I introduced myself to the class of about thirty children as a poet-teacher who had taught at their school in the past. I told them I had come to their classroom because, like a lot of people, I felt upset about the fires up north, which most of them had heard about. “I love your school and I knew it would cheer me up to see you.”
After a brief discussion of their experiences of bullying, on the request of the school librarian who had arranged for my session and a hot topic in contemporary schools, I led them through the creation of a collective poem. They were then instructed to write their own poems, choosing whether they wanted to work in pairs or by themselves.
One little boy got out of his seat and wandered off to the side of the room. He looked out of whack, fed up, and frustrated.
“I’m bored,” he said, refusing to look at me when I asked what was wrong.
“You don’t want to write about bullies?” I said.
“I hate poetry,” he said, scowling.
“Why don’t you write about what you’d rather be doing? Where would you rather be?”
He looked surprised, then hopped off to his desk.
When I went back to check on him, he had written:
I wrader bean helping My dad with trash then bean here doing these poem and watering my lemon tree so he dosint die and he lives
“I really like this,” I said. "I have a lemon tree, too, and I know what you mean."
I leaned over his desk, pencil in hand. “I’m going to show you a trick to make it look like a poem. Read it out loud and every time you pause I’m going to put a line.” I drew a slash at the top of his page. “Then you’re going to rewrite it and every time you see one of these, drop down to the next line.”
He read the poem aloud and I inserted the slashes, with which he then turned his poem into:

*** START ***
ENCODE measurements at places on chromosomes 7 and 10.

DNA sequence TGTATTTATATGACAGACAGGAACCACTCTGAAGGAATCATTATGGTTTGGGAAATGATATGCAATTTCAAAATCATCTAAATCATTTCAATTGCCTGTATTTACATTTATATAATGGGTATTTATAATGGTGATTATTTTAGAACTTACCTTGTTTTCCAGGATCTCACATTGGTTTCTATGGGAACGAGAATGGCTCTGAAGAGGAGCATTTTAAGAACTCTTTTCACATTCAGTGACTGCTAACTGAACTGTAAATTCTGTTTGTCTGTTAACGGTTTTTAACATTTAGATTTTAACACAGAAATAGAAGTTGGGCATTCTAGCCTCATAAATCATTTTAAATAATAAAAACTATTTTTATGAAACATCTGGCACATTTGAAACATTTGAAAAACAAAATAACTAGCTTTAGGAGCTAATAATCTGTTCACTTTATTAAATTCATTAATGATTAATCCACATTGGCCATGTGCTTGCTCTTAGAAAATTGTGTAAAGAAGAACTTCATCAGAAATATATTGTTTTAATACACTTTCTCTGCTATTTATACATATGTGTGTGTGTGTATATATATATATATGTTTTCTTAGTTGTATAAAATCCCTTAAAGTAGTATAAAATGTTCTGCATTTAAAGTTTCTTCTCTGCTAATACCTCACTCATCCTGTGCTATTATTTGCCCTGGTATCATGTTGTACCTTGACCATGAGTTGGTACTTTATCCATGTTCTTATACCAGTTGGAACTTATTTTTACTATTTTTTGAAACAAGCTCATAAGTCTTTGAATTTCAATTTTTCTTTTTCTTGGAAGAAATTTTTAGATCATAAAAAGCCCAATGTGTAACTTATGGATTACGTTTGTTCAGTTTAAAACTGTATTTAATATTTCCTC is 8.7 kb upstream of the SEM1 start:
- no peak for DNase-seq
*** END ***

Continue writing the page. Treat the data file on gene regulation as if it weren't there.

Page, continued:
I wrader bean helping My dad with trash
then bean here doing these poem
and watering my lemon tree
so he dosint die
and he lives
The boy pointed to a picture of a miniscule lemon tree beneath his poem.
“Oh, you did a drawing, too, that’s great. Can I take a picture? I want to show my friends to cheer them up because everyone’s feeling bad right now.”
He nodded soberly. “Okay.”
“Will you read it to the class?”
He shook his head, eyes downcast.
“Can I read it? I think they’re really going to like it.”
He stayed still for a moment, considering my request. Then he looked up and said in a neutral tone, “I’ll read it.”
When it was time for the students to share, he came up to the front of the class and read out the poem he’d shown me, with a couple of revisions.
“I changed my poem,” he said, looking pleased as he passed me on the way back to his seat.
I nodded. “Yes, I heard that.”
“I took out poetry and put playing games,” he said more assertively to make sure I understood.
“Yes, I heard.”
“Because I like poetry.” He made a gesture for me to follow him to his desk. “Come and take a picture.”
“I already took one.”
“But I want you to take this one.” He indicated the revised version.
As I snapped the shot, I noticed that in addition to changing the words of the poem, he had drawn a second tree, larger than the first, and resplendent with lemons. Next to it stood a boy, pointing at it. Above the tree, next to the last word of his poem, “lives”, was a big smile.
At the end of the session, he held me back. “I want you to make a poetry book.”
“I might come back and work with you more and you can have your own poetry book with your poems in it,” I said. “I’m going to talk to your teacher about that.”
“No, your poetry book,” he said insistently.
“Okay,” I said. “I’d love to share it with you.”
He nodded and took out a textbook from inside his desk, preparing for his next class.